40 in 40: U.S. National Team and the Stanford Stadium tradition

Much like 20 years ago, USMNT arrives at Stanford with tough task of preparing for Brazil

History has a way of repeating itself, there’s no denying it. Case in point: twenty years ago, the U.S. men’s national team arrived at Stanford Stadium with the tough task of preparing for Brazil; this week it is doing it again.

Now, of course, the circumstances are a bit different. In 1994, the U.S. was hosting the World Cup, and, defying almost every prediction, advanced out of its group and into the knockout rounds of the tournament. Its opponent: heavily favored Brazil and its dynamic forward duo of Bebeto and Romario. No one gave the Americans a chance, even though the match was played on home soil, on Independence Day, in front of a sellout crowd and the largest domestic television audience ever tuned in for a soccer game.

Today, the U.S. team is back at Stanford, not for a match against Brazil, but to fine tune its squad ahead of the 2014 World Cup in Brazil. Thirty hopefuls, each competing for a spot of the final 23-man roster. No less motivated to succeed than their ’94 counterparts, these modern day Yanks hope to take Brazil by storm in the very same way their South American opponent did the United States twenty years ago.

The stadium has changed, having gone a complete overhaul in design and structure in 2006, but the field is still in the very same spot. The outer rim of the old facility is gone, but many of the stately trees that lined it still rise above the new confines of the building. The dirt parking lots, stained with the dead embers of decades of tailgate gatherings, dotted with sentinel California live oaks, remain unchanged; when imagination reigns, the soft sounds of samba drums still beat through the grove. Same as it ever was.

Inside the stadium, America’s new soccer heroes train in earnest, the expectations of a new World Cup higher than ever. The ghosts of Alexi Lalas and Thomas Dooley haunt the pitch, providing guidance and inspiration to a defensive corps that, for many of its members, will be experiencing soccer’s biggest event for the first time. These newbies lack the glorious hair of their forbears, but they more than make up for it with talent and tenacity.

Back on July 4, 1994, Stanford Stadium was the focus of the soccer world. The Americans, resplendent in their wavy stripes jerseys instead of their now iconic denim stars kits, lacked the required firepower on offense — John Harkes was suspended and Eric Wynalda was benched — and, under the direction of master motivator Bora Milutinovic, bunkered down on defense for much of the game. A flagrant elbow by Leonardo in the waning moments of the first half on Tab Ramos, one that left the midfielder with a broken skull, put Brazil a man down, but the U.S. couldn’t capitalize. The pull of 84,147 fans was strong, but the Brazilians were stronger, and a second half Bebeto goal made all the difference.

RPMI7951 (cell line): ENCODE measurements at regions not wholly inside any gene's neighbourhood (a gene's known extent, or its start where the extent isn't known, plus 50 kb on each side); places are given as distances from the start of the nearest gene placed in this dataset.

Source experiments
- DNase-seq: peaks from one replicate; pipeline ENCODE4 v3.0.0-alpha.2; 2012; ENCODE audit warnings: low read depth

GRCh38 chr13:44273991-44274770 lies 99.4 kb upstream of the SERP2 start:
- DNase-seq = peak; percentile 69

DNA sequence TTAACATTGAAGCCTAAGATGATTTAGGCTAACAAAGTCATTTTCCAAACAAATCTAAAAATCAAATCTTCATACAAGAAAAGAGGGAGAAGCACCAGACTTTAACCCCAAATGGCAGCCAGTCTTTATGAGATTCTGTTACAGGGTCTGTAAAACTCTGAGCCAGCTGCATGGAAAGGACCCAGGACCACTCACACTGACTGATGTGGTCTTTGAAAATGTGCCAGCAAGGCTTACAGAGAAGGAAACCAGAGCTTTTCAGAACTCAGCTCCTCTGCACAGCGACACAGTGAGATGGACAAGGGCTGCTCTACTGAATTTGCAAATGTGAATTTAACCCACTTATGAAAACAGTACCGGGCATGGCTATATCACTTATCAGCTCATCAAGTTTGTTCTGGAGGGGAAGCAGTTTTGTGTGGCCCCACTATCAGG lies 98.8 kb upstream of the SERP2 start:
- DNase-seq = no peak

The U.S., a fast and physical team — then as now — may not have won that day, but the lasting effects of its performance on the American soccer psyche persist today. Jurgen Klinsmann, like Milutinovic another foreign coach with grand ideas and an impressive resume, directs the squad, bringing his championship wisdom to the team. Tough-as-nails Clint Dempsey is now the captain, talisman Landon Donovan aims to make his fourth World Cup, Tim Howard plays sure and steady in goal — the characters have changed, but the story remains the same.

The national team will have the sporting world spotlight this June in Brazil, very much like it did in 1994. A transformative moment for U.S. soccer, the lessons from that Stanford afternoon have helped advance the program for two decades, spawned the birth of Major League Soccer, and gradually built the national team into a legitimate contender for late round World Cup glory.

The “Group of Death” awaits the U.S. in Brazil, but that is also true for Germany, Portugal, and Ghana — no one wants to face the unpredictable Yanks. The two teams that survive will no doubt breathe a sigh of relief that the hardest hurdle has been topped. In 1994, the underdog Americans could only imagine “what if?” when it came to the dream of beating the Brazilians. In 2014, once again considered underdogs, the team is focused more on the “how?” of getting the job done.

And as its pivot point, Stanford Stadium, its perfectly groomed green grass pitch, is twenty years later again the catalyst for blue skies ahead. U.S. soccer has matured immensely since the ’94 World Cup, and back on campus again, a reunion of sorts for the program, appears set to make another leap forward. Everyone hopes the results will be better in 2014, players and coaches alike push the competition forth, and, with a little luck and a lot of preparedness, a new history will perhaps grow from the Stanford tradition.

Robert Jonas is a writer for CenterLineSoccer.com and SJEarthquakes.com. Send him feedback on Twitter: @RobertJonas